Safe As Houses: 7 Bosisto Street, Richmond

Adam Smith 9 June 2017

Safe as houses 7 bosisto st richmond

A Richmond home sees the end of a decade-long tragedy.

  • WARNING: The following article contains descriptions of violent crimes that some may find disturbing.

The scene that played out in May of 1934 at 7 Bosisto Street in the Melbourne suburb of Richmond was unspeakably sad and tragic, and proved the heartbreaking culmination of events set in motion more than a decade prior.

Sydney tabloid Truth would be nigh-histrionic in its descriptions of Frank O’Brien, calling him a “fiend” and a “maniacal demon” consumed by “unaccountable bloodlust”. But these melodramatic descriptions are, of course, a gross oversimplification. It would be wrong to paint Frank O’Brien purely as a victim, given his heinous crimes, but to call him a “demoniacal school master” may have mischaracterised the situation.

Truth was right about one thing, though: Frank O’Brien probably shouldn’t have been let out of hospital.

Safe as houses 7 bosisto st Richmond

7 Bosisto St, Richmond in 2016. Source: Google Maps.

Problems started for Frank in the 1920s when he was headmaster of a school in Mildura. His mental state is revealed in an intensely personal letter he wrote to an old friend.

“I do not know what is wrong with me but since September I have been gradually going downhill. Physical exertion and mental work alike are an unendurable burden on me. I do not feel fit for anything at all. I thought at first that a good rest during the Christmas vacation might fix me up but it has not done so, so far. I seem to have no interest in life. In fact, life has become one long agony. I see ahead the dreadful possibility of a complete breakdown, bringing ruin and misery on my wife and helpless children.”

In 1922, he was hospitalised for a time after taking an axe to the lockers at Mildura State School. The constable who attended the scene in the aftermath said Frank had “a vacant look” when he was taken to the police station. His wife, Clara, wept when she went to the station to see her husband.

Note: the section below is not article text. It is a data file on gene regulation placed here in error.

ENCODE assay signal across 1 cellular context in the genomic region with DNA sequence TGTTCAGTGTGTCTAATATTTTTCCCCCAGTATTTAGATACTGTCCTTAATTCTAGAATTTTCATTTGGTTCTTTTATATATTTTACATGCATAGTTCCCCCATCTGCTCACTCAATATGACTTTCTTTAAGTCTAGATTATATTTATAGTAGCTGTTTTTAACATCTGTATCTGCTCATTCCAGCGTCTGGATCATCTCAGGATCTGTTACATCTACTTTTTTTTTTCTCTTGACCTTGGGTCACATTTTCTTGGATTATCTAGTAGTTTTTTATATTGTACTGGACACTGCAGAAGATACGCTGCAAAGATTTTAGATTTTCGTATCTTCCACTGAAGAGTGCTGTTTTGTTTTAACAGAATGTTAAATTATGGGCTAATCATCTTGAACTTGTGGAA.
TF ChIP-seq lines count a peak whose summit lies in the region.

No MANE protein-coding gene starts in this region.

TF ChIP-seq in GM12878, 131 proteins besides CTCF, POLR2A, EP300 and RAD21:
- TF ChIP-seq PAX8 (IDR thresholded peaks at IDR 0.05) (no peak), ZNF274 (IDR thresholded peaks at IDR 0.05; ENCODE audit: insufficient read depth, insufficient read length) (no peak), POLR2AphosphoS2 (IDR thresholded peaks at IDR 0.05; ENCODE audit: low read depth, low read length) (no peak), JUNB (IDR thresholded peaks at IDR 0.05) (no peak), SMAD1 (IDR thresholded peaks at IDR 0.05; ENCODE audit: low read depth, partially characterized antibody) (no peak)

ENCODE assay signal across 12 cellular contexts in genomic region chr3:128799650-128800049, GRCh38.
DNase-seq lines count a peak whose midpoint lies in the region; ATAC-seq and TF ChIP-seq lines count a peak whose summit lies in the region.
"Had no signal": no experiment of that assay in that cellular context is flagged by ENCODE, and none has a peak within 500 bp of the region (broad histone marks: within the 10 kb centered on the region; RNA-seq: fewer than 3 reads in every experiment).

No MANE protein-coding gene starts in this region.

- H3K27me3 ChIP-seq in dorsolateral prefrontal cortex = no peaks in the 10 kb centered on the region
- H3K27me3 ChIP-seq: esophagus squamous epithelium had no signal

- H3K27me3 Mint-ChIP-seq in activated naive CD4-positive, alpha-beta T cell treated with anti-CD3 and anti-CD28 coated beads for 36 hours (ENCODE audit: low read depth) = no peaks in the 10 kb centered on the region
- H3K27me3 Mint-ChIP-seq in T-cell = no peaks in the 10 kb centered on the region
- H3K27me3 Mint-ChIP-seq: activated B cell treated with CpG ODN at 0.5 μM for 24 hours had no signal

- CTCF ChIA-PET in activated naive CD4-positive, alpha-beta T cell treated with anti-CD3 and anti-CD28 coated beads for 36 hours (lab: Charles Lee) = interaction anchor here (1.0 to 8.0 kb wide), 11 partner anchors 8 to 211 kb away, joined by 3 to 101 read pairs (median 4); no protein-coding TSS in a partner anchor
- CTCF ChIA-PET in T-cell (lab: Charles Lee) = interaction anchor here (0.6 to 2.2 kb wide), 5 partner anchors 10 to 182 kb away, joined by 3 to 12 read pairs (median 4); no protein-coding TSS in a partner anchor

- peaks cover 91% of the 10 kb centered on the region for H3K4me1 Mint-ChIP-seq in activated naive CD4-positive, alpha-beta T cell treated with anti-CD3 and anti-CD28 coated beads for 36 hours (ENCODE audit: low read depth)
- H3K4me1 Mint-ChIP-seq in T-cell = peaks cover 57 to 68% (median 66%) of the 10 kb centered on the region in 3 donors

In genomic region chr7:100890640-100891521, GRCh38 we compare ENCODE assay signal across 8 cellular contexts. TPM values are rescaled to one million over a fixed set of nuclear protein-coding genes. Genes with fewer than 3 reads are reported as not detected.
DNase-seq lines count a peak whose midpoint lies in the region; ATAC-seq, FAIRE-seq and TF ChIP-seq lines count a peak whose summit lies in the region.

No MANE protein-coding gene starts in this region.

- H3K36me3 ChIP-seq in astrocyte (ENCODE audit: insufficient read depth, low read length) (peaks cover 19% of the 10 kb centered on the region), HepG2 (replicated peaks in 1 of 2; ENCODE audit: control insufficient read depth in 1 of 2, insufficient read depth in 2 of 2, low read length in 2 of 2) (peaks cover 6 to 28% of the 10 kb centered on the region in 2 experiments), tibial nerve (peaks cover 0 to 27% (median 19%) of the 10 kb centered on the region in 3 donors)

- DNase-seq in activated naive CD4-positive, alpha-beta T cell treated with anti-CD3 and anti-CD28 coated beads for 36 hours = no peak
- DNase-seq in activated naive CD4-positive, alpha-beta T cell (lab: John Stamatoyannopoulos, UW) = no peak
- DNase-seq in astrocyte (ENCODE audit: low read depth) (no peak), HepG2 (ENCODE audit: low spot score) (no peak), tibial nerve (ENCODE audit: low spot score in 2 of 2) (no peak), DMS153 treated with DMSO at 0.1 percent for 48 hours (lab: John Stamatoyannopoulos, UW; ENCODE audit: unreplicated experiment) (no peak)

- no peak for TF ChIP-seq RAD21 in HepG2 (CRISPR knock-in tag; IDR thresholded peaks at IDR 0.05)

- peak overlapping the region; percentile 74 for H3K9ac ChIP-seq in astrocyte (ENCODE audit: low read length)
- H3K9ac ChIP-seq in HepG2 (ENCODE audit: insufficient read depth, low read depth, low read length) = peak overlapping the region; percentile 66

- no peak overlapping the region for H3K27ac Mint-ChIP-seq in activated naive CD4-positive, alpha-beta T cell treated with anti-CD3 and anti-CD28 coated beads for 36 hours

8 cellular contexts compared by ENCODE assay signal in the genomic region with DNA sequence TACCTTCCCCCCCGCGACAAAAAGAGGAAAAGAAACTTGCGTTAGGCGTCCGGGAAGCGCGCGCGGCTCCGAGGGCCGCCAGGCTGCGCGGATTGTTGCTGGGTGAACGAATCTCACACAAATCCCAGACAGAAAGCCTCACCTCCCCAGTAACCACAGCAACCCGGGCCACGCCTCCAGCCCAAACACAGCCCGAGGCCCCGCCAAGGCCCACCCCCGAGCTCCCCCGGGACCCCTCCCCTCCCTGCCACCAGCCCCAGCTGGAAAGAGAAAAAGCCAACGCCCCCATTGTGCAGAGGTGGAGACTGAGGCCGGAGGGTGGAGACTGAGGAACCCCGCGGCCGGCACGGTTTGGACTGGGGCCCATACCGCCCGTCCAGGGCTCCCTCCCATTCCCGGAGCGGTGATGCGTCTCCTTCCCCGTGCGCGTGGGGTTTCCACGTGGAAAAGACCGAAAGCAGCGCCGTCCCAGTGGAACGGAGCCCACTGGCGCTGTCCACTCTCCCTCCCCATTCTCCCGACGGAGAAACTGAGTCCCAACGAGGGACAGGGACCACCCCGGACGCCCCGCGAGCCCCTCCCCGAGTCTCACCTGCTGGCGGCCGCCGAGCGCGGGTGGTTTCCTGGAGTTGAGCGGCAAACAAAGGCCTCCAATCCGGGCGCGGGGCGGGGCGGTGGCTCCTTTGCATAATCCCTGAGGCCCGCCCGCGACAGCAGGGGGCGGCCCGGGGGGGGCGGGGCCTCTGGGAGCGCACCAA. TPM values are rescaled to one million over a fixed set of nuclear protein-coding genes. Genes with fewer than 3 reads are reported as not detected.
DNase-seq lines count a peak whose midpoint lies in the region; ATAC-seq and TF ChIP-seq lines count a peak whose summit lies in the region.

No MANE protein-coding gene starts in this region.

In the letter to his friend, Frank expressed his worry that his “mind [was] going permanently, and [his] brain diseased”. He admitted he had tried to hide his illness from his family.

On 26 January of 1924, Frank could hide his illness no longer. Frank and Clara’s son would later testify that he heard a commotion from his parents’ bedroom, and that soon after his father sprang from the room and attacked him. After a brief struggle, Frank collapsed into a chair, crying, “What have I done?”

What he had done was use a hammer to strike fatal blows to Clara’s skull. When police came to take Frank away, he was wandering around the kitchen in a daze.

Eventually, Frank would be declared not guilty by reason of insanity. He was instead consigned to the Mont Park mental health facility, and released three years later. The conditions of his release stipulated that he was to make weekly check-ins with a doctor at the facility. He dutifully complied for three years, before disappearing from the mental health system.

He only reappeared on the day of May 28, 1934. By then Frank O’Brien and his entire family were dead.

Bendigo Murder clipping

A news clipping from the time. Source: Trove

In the Mont Park hospital, Frank had met Rose, a fellow patient. The two had fallen in love and had married, and eventually had three children. They settled into their home on 7 Bosisto Street.

Obviously, Frank’s past made it untenable to continue to work in the education system. Instead, he was only able to find casual work as a wharf labourer. It was quite a fall from respected headmaster to semi-unemployment.

When police entered 7 Bosisto Street on May 28, they found Frank, Rose and their three children dead by Frank’s hand. The only clue to Frank’s state of mind was a note he had left complaining of insomnia, though it made no reference to the murder of his family.

The house at 7 Bosisto Street is the same one in which Frank O’Brien’s story came to a tragic, bloody end, his illness ultimately claiming innocent victims. The house last sold in May of 2012 for $680,000, and CoreLogic estimates its current value anywhere from $870,000 to $1,099,999. Its legacy remains as the setting for the end of a long, heartbreaking story.

Each week, Safe as Houses looks at some of Australia's most notorious murders and the effect those killings have had on real estate values.

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